Session Type: ACR Poster Session A
Session Time: 9:00AM-11:00AM
Background/Purpose: Juvenile Idiopathic Arthritis (JIA) persisting into adulthood is associated with articular damage, increased disability and mortality. Approximately 100,000 polyarticular JIA patients will enter adult practices over the next 10-15 years and represent a distinct population for these providers. We initially searched the electronic medical record (EMR) for adult patients with JIA, but found that only physicians with pediatric training used the JIA diagnosis while the rheumatoid arthritis (RA) diagnosis was used by the adult rheumatologists. Considering differences in clinical features, we hypothesized that the 2010 American College of Rheumatology/European League Against Rheumatism (ACR/EULAR) RA criteria would have lower sensitivity than the 1987 RA criteria for classification of polyarticular JIA patients, compared to an adult-onset RA cohort.
Methods: Patients > 18 years of age with an established JIA diagnosis made ≤16 years who were seen by adult rheumatology between January 1st 2013-June 1st2015 were evaluated. EMR extraction with rheumatologist review was performed and disease features were recorded. A prospective observational cohort of RA was used for comparison. JIA was retrospectively classified using the International League of Associations for Rheumatology (ILAR) JIA classification criteria and RA was classified using the ACR/EULAR 2010 and the 1987 criteria. McNemar’s test, chi-square, and Welch’s t-test were used to test for group differences between polyarticular JIA and RA.
Results: 67 adult subjects had JIA, with 45 having polyarticular disease, were compared to 66 subjects with RA. Polyarticular JIA subjects had a mean age of 27 years, 89% were female, with mean disease duration of 20.6 years. 29% (9/31) were rheumatoid factor (RF) positive. While 71.1% (32/45) met the 1987 RA criteria, only 46.7% of polyarticular JIA subjects met the 2010 RA criteria (p<0.0001). RA subjects had a mean age of 56 years, were 78% female, with mean disease duration of 11.2 years. 74% (43/58) were RF positive. 81.8% (54/66) met the 1987 criteria whereas 87.9% met the 2010 RA criteria. Patients with RA were approximately 1.88 times (95% RR 1.36, 2.61) more likely to meet the 2010 ACR/EULAR RA criteria than those with polyarticular JIA.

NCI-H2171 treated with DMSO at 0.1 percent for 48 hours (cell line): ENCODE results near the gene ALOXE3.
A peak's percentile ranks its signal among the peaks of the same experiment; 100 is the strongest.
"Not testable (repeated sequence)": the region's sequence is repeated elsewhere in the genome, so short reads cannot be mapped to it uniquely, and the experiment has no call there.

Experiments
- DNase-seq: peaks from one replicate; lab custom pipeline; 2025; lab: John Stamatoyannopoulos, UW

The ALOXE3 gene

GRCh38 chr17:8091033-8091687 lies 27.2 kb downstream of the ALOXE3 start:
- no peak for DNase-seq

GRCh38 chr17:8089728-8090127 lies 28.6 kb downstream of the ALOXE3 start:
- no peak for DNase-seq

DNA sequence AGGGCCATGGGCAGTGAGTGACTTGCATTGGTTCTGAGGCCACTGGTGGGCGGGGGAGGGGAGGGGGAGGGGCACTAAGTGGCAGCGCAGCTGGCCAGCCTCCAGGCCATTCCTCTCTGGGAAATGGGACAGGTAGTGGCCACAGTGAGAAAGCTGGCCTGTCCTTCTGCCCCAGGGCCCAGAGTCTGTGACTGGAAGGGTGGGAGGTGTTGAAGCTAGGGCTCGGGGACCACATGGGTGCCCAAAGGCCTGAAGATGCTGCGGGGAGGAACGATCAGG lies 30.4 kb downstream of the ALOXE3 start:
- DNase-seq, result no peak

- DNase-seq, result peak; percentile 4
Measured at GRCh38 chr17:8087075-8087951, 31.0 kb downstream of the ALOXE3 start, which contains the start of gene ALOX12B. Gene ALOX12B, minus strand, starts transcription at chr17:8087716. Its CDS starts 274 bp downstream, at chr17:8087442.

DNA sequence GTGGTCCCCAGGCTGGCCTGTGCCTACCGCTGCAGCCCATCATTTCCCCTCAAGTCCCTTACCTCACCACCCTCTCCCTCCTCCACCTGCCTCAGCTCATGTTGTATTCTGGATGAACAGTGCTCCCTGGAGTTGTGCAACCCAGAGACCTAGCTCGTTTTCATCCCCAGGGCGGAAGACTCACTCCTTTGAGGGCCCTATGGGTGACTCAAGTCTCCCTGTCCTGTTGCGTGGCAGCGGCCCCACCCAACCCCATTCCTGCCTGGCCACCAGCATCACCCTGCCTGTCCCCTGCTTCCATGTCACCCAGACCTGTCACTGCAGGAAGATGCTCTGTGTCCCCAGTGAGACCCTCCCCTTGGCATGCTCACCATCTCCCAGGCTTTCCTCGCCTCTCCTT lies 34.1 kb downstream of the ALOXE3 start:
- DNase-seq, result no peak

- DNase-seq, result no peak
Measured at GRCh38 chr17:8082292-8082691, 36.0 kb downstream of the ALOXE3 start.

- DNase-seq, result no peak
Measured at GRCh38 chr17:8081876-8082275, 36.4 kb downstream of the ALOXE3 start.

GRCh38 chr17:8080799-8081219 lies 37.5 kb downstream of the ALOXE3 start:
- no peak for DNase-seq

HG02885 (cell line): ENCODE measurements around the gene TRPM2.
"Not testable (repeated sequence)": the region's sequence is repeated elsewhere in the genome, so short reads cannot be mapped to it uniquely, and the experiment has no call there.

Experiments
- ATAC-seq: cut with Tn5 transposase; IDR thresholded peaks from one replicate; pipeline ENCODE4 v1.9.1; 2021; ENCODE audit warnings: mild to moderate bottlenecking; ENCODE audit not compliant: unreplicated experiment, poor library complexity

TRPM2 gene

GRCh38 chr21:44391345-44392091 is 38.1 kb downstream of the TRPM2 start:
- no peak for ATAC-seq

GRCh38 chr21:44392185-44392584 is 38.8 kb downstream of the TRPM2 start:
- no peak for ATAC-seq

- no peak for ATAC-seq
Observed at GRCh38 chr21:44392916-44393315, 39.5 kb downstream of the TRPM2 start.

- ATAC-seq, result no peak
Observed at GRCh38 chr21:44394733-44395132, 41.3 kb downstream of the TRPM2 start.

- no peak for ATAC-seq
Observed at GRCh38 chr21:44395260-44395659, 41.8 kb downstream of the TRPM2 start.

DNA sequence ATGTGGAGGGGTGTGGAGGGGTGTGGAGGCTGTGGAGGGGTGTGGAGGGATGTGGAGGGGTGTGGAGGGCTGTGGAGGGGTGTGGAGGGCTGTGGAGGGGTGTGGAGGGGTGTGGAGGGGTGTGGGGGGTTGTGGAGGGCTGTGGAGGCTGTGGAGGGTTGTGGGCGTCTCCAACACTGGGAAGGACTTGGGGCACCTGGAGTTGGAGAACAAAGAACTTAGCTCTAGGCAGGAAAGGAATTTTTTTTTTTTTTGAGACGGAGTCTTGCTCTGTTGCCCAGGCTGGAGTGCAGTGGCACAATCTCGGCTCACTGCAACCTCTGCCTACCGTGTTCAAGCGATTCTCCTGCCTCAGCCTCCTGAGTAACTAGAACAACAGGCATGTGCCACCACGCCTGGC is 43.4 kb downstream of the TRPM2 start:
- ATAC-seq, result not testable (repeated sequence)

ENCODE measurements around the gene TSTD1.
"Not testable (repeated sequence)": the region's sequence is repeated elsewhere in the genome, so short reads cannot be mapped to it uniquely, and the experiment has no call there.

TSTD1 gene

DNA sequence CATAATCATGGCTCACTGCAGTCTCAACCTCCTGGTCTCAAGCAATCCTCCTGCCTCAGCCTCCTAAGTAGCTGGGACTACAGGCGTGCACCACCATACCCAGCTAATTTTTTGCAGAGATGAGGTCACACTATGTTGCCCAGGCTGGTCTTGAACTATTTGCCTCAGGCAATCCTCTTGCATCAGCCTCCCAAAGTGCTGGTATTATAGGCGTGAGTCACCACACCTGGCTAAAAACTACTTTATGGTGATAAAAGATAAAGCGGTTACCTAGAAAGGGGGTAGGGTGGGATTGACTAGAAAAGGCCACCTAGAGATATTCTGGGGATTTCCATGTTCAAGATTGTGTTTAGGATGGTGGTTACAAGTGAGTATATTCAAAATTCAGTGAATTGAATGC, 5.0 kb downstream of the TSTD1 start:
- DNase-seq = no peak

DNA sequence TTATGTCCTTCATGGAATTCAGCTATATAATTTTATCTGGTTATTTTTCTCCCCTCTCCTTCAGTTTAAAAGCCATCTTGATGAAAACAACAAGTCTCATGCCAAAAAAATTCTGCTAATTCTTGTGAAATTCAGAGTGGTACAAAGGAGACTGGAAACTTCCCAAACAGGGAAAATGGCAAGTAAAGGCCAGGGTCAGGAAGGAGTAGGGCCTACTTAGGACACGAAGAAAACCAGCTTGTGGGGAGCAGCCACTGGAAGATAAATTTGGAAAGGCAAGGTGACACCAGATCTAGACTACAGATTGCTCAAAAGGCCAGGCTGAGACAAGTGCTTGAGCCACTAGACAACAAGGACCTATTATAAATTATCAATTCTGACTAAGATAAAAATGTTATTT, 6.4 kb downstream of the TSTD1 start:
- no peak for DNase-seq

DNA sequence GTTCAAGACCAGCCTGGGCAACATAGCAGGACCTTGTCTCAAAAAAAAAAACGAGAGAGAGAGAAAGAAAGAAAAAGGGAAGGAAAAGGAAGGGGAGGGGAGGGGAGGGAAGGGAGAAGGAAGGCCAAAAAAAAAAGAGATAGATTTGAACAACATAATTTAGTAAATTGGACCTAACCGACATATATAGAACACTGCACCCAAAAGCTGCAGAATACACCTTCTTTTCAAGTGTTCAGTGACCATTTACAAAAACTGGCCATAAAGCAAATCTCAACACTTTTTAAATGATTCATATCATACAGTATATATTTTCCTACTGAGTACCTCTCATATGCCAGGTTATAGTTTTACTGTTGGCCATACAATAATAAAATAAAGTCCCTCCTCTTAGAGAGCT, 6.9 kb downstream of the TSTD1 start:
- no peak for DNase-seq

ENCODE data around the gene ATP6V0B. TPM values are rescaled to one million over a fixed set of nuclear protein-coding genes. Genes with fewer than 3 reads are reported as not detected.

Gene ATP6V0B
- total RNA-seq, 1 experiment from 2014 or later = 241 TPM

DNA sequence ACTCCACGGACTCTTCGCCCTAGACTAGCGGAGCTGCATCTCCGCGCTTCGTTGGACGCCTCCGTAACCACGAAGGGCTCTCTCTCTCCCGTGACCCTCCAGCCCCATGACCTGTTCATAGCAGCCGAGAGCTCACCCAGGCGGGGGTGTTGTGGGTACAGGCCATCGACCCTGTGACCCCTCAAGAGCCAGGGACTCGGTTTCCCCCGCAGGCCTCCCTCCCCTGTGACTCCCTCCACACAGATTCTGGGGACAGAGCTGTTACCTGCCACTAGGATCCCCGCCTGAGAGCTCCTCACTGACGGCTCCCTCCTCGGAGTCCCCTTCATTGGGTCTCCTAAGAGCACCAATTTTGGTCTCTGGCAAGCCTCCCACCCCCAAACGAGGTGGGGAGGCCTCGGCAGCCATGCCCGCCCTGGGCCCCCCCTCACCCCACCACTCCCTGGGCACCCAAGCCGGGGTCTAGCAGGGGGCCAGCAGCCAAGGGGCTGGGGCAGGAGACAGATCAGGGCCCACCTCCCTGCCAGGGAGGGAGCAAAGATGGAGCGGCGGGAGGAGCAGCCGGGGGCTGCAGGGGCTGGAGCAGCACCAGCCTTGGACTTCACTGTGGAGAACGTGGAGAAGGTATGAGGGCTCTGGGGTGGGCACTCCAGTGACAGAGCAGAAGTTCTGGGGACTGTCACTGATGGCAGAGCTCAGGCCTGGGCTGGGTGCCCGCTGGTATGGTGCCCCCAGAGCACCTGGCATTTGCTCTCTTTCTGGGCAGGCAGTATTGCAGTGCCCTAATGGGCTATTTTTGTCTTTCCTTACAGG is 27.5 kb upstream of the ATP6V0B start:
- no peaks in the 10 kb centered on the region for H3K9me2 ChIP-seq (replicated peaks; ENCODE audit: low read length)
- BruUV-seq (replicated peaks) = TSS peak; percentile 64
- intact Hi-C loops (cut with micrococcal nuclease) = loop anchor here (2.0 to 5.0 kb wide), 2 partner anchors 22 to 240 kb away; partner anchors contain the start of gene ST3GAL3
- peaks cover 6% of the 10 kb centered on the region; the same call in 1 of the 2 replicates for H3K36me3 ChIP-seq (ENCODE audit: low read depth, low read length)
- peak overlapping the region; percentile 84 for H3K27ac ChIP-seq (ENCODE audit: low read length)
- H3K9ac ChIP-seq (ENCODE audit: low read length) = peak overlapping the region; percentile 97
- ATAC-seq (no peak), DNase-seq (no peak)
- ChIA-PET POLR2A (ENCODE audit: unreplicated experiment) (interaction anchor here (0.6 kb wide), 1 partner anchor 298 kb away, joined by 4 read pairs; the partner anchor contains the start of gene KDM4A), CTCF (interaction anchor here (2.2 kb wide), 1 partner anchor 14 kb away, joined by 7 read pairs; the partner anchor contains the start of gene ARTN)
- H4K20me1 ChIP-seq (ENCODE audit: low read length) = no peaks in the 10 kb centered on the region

Conclusion: Adults with polyarticular JIA have unique clinical characteristics from RA, highlighted by less than half meeting the 2010 ACR/EULAR RA classification criteria. Accurate classification is the first step to define optimal evaluation and treatment in this unique patient population. Rather than blurring the clinical picture, adult rheumatologists should have increased awareness of JIA disease subtype.
|Demographics and Disease Characteristics: Polyarticular JIA vs. RA|
|Variable||Poly JIA Mean ± SD or % (n)||RA Mean ± SD or %||p-value|
|Current Age||27.37 ± 9.26||56.04 ± 13.60||<0.0001*|
|% Female||88.89% (40/45)||78.79% (52/66)||0.1654|
|Disease Duration||20.61 ± 10.60||11.19 ± 10.34||<0.0001*|
|HAQ||0.4281 ± 0.5800 (N = 40)||0.3179 ± 0.3985|
|RF+||29.03% (9/31)||74.14% (43/58)||<0.0001*|
|CCP+||28.57% (2/7)||68.52% (37/54)||0.0870|
|ANA ≥ 1:40||58.06% (18/31)||38.46% (20/52)||0.0829|
|% Current MTX||24.44% (11/45)||37.88% (22/66)||0.2390|
|% Past MTX||68.89% (31/45)||43.94% (29/66)||0.0288*|
|% HTN||4.44% (2/45)||37.88% (25/66)||<0.0001*|
|% Meeting 1987||71.11% (32/45)||81.82% (54/66)||0.1849|
|% Meeting 2010||46.67% (21/45)||87.88% (58/66)||<0.0001*|
To cite this abstract in AMA style:June RR, Feger D, Longson N, Ostrov BE, Olsen NJ. Adults with Juvenile Idiopathic Arthritis Are Not Adults with Rheumatoid Arthritis [abstract]. Arthritis Rheumatol. 2016; 68 (suppl 10). https://acrabstracts.org/abstract/adults-with-juvenile-idiopathic-arthritis-are-not-adults-with-rheumatoid-arthritis/. Accessed November 28, 2020.
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